• OES 2 SP1, released on 1 December 2008,[4] based on NetWare 6.5 SP8 and SLES 10 SP2.
    • OES 2 SP2 was released on 11 November 2009,[4] based on SLES 10 SP3.
    • OES 2 SP3 was released on 7 November 2014,[4] based on SLES 10 SP3, SLES 10 SP4 (as of April 15th 2011).
  • OES 11 was released on 12 December 2011, based on SLES 11 SP1 (64-bit only).
    • OES 11 SP1 was released on 28 August 2012,[4] based on SLES 11 SP2.
    • OES 11 SP2 was released on 28 January 2014,[4] based on SLES 11 SP3.
    • OES 11 SP3 was released on 26 July 2016, based on SLES 11 SP4.
  • OES 2015 was released on 31 August 2015.[3], based on SLES 11 SP3.
    • OES 2015 SP1 was released on 14 June 2016, SLES 11 SP4.
  • OES 2018 was released on 28 November 2017, based on SLES 12 SP2.
    • OES 2018 SP1 was released on 7 February 2019, based on SLES 12 SP3.
    • OES 2018 SP2 was released on 5 May 2020, based on SLES 12 SP5.

End-of-support schedule[edit]

OES version Release date General Ends [5]
Old version, no longer maintained: 1 25 March 2005 31 July 2009
Old version, no longer maintained: 2 12 October 2007 31 July 2013
Old version, no longer maintained: 11 12 December 2011 13 June 2017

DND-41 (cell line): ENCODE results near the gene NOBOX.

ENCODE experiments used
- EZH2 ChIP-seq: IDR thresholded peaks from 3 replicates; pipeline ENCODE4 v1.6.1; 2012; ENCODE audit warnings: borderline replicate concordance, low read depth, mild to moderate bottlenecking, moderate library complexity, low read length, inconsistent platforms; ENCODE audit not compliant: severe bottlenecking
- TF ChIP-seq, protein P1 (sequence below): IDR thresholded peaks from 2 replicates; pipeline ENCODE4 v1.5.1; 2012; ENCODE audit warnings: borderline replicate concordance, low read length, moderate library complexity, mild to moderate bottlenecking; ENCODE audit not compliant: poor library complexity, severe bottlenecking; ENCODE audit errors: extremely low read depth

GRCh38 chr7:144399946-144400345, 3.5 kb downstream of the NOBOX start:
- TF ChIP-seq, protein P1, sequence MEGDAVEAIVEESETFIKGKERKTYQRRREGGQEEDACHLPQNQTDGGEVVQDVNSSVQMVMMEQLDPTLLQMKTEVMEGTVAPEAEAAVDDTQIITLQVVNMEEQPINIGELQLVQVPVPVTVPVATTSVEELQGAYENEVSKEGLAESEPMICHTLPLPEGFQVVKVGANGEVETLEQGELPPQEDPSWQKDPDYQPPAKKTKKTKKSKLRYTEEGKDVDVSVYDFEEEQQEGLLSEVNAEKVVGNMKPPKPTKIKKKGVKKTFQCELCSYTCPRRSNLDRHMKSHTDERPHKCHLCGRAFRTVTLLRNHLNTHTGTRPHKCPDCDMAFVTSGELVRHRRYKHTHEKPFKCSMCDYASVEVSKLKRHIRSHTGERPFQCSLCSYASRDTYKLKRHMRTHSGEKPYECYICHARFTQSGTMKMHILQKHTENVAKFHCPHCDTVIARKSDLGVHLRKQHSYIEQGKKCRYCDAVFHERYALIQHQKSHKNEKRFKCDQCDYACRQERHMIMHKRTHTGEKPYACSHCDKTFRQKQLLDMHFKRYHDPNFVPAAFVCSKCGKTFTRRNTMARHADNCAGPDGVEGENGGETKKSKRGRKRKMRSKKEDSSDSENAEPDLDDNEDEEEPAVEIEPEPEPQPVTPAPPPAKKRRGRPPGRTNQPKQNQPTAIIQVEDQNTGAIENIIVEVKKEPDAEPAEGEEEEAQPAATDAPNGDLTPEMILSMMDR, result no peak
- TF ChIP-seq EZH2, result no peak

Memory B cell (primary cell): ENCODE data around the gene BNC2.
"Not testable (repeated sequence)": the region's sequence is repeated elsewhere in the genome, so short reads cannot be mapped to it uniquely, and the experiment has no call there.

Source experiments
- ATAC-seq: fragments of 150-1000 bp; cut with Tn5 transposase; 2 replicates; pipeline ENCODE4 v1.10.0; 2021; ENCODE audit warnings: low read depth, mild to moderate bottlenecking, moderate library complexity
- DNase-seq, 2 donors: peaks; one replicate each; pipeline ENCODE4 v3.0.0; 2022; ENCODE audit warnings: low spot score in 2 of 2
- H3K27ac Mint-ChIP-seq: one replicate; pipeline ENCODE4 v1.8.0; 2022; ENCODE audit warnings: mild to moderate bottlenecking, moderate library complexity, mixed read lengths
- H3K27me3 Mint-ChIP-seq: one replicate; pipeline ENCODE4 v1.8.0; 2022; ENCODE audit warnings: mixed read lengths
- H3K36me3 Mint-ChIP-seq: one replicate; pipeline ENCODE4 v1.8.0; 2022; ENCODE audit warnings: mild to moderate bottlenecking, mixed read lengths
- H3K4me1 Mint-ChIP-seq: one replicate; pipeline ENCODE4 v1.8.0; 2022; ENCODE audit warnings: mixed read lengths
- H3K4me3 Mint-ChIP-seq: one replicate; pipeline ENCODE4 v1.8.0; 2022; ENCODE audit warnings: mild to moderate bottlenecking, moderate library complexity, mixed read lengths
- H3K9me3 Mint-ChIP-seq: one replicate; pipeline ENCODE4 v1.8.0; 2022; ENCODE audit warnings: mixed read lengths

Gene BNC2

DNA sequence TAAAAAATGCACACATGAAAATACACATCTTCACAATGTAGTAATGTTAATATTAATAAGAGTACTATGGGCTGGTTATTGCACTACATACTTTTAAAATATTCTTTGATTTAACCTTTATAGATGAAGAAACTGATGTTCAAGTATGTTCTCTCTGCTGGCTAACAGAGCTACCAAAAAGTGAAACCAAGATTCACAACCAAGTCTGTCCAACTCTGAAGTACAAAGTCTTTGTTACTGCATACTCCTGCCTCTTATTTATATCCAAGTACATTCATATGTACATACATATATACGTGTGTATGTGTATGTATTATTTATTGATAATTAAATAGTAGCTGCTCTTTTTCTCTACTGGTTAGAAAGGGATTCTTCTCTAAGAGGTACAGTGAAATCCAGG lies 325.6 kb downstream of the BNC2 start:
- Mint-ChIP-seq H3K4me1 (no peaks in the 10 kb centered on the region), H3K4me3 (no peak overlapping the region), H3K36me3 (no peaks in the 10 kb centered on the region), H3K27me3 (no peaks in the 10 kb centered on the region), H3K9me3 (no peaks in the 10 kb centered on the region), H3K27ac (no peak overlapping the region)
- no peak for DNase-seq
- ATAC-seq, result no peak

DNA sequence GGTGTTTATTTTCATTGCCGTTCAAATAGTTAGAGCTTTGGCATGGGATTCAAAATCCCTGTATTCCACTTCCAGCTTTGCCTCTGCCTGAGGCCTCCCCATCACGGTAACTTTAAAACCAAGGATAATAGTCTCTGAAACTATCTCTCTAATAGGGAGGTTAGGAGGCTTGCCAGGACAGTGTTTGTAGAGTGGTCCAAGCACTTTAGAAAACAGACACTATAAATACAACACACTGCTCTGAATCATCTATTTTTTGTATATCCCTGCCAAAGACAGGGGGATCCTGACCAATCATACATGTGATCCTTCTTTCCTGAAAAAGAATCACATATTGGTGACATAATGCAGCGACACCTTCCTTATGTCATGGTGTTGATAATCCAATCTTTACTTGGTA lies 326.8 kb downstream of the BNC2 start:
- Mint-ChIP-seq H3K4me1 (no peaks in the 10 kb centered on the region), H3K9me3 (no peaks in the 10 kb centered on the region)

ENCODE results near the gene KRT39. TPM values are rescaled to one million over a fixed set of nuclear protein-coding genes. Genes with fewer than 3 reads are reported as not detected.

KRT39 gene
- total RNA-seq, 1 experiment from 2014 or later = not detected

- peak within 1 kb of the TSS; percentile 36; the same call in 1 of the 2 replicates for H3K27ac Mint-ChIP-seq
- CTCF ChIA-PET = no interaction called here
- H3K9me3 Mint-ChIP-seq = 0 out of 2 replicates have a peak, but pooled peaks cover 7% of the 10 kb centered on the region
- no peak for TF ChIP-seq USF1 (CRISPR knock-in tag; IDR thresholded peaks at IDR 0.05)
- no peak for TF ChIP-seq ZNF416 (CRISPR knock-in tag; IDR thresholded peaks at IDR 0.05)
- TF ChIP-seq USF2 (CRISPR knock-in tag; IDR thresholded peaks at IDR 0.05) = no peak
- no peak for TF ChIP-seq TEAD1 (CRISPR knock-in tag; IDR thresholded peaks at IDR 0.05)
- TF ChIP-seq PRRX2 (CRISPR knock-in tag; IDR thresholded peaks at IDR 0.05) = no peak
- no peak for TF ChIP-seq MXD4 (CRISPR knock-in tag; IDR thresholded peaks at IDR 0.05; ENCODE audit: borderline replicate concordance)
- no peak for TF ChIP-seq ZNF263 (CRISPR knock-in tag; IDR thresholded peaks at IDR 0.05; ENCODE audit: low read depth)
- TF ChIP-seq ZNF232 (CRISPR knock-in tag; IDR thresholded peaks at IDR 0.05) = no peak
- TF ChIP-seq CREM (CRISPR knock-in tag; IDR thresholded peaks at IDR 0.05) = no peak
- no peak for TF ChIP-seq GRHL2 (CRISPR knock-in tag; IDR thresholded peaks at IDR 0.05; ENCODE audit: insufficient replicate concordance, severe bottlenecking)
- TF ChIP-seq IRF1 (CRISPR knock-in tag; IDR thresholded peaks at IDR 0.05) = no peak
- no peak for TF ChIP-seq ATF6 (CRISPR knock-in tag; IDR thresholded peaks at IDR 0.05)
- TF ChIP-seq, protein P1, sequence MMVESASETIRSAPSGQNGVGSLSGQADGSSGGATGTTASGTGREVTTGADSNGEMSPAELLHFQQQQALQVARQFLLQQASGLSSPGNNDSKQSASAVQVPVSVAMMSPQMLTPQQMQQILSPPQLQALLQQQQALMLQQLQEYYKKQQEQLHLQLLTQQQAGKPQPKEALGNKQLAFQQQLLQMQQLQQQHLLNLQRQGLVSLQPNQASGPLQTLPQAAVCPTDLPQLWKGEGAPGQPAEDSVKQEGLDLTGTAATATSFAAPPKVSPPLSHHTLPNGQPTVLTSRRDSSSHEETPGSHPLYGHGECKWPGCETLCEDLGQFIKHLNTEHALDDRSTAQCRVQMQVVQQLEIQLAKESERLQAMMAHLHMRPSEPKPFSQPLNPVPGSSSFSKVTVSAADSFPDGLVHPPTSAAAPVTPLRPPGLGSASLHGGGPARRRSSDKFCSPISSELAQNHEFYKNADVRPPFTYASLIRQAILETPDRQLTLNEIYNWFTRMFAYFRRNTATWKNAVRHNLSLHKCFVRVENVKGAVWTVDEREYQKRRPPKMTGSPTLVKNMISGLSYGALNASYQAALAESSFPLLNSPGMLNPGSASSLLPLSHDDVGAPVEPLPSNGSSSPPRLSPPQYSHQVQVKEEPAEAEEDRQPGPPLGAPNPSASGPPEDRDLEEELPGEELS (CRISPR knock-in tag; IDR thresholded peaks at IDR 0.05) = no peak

Old version, no longer maintained: 2015 31 August 2015 31 December 2019
Old version, no longer maintained: 2018 28 November 2017 7 February 2020
Older version, yet still maintained: 2018 SP1 7 February 2019 31 May 2021
Current stable version: 2018 SP2 5 May 2020 TBA
Legend:
Old version
Older version, still maintained
Latest version
Latest preview version
Future release

Components[edit]

  • Automatic Client Upgrade (ACU) - automates the upgrade of Novell client software on existing workstations[6]

Marketing[edit]

Vendor motivation[edit]

Novell executives expect that porting these services to an OS with growing popularity and better support from hardware and software vendors will give Novell a good opportunity to improve its business results.